After three decades and 87 films in the industry which have won him state awards, a National Award and the Padma Shri, one wonders what inspires director-producer-screenwriter Priyadarshan to go on making films which are loved across generations.
The man confesses in plain and simple terms, “What inspires me is only the subject and plot – nothing else. And, after a pause, “how much money the producer gives!” He shares that starting his career from down South has been advantageous.
“The Malayalam film industry was a very good field for me to learn how to make South cinema. Specially because in Malayalam cinema, we have very limited budgets and so we have to depend more on content than on technical perfection. I decided to learn how to make films faster and better, with the little money available,” shares the filmmaker who began his career in Malayalam cinema in 1984 but has been active in Bollywood for the past decade.
“When I came to Tamil, Telugu or main Hindi cinema, I had lot of luxury because I started out eating one meal a day while now I am eating five meals a day,” he laughs, enjoying his own joke thoroughly.
Despite having begun with big budget and serious films like “Viraasat and Gardish I realised that there was a huge gap in comedy, so I made Hera Pheri.” The inspiration behind this witty tale lies in Priyadarshan’s love for comics and cartoon characters. “I love comics since childhood. My dad was a librarian so I used to get a lot of opportunity to read, which helped me write. I used to love reading works by PG Wodehouse, Chaplin and cartoons like Mickey Mouse. Even today my favourite timepass is watching Tom & Jerry. I can watch it anytime. I still have a great collection of Tom & Jerry. Its such a relief,” he confesses adding, “After Malamaal Weekly, everybody was making comedies. Then, I realised people will also get fed up with a lot of comedy. So, I thought of trying something different.” The result is his upcoming film Rangrezz which stars Jackky Bhagnani and Priya Anand.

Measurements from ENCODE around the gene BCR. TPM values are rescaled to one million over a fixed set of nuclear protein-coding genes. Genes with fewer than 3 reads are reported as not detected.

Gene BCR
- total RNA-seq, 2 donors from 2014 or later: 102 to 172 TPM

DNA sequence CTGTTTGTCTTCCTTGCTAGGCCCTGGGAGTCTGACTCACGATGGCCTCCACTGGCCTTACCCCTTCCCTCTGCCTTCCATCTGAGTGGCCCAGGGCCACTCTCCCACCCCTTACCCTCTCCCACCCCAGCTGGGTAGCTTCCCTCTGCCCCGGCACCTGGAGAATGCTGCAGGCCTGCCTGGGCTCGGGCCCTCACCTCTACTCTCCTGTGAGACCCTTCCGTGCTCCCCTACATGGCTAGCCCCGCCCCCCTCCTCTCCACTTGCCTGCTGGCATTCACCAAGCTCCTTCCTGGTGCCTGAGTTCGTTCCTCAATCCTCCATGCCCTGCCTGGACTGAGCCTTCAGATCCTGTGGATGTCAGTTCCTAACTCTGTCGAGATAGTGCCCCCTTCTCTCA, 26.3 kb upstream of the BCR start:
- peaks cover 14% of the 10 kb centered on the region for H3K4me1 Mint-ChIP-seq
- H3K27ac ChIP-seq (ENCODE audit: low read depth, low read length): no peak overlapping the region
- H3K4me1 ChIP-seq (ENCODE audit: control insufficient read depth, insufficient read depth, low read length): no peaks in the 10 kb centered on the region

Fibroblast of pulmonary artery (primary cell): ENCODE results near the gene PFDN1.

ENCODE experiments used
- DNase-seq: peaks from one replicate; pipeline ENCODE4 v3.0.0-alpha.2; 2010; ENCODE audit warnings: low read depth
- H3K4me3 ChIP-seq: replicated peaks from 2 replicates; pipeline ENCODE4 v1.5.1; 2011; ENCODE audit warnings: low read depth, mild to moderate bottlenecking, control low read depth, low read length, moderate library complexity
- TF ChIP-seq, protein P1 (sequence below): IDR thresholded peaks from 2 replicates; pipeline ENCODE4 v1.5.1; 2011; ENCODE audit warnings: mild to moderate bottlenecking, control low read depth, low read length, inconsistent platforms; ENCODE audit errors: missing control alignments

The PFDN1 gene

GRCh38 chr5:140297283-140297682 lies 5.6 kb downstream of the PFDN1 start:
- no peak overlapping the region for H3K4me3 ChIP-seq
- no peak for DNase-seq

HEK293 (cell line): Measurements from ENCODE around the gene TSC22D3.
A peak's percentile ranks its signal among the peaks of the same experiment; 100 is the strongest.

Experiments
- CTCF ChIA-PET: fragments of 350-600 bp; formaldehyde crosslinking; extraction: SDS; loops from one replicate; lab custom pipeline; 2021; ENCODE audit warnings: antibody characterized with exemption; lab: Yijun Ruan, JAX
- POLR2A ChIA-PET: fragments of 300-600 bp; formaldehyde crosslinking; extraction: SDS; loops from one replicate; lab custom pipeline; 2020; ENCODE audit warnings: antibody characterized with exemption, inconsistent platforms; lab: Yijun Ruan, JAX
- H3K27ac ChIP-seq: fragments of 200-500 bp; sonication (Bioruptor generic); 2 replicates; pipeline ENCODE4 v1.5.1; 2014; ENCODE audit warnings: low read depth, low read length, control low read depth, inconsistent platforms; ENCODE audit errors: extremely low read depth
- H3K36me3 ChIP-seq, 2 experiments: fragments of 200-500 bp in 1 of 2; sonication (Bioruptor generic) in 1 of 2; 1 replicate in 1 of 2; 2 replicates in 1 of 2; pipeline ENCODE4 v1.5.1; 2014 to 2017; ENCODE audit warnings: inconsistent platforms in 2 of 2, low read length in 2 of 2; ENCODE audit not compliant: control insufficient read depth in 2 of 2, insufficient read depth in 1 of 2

It was a conscious decision on Priyadarshan’s part to not to rope in a big star cast. “I purposely wanted actors without an image because the subject of the film is such. In fact most of the actors in the film are from NSD. I enjoyed shooting with them because I could mould them the way I wanted, since they don’t have an image,” he says with conviction without being worried about the public response.
“I never bother whether audiences will like my film or no. When I think of cinema, I think this will work. Sometimes it fails but most of the times it has worked for me,” says the veteran who is one of the few filmmakers to have successfully made films across the Southern film industries as well as Bollywood.
“I used to work furiously but now I take my own time because I can see retirement at a distance,” he smiles whispering that his next is a Malayalam flick and then a Hindi film with actor Akshay Kumar.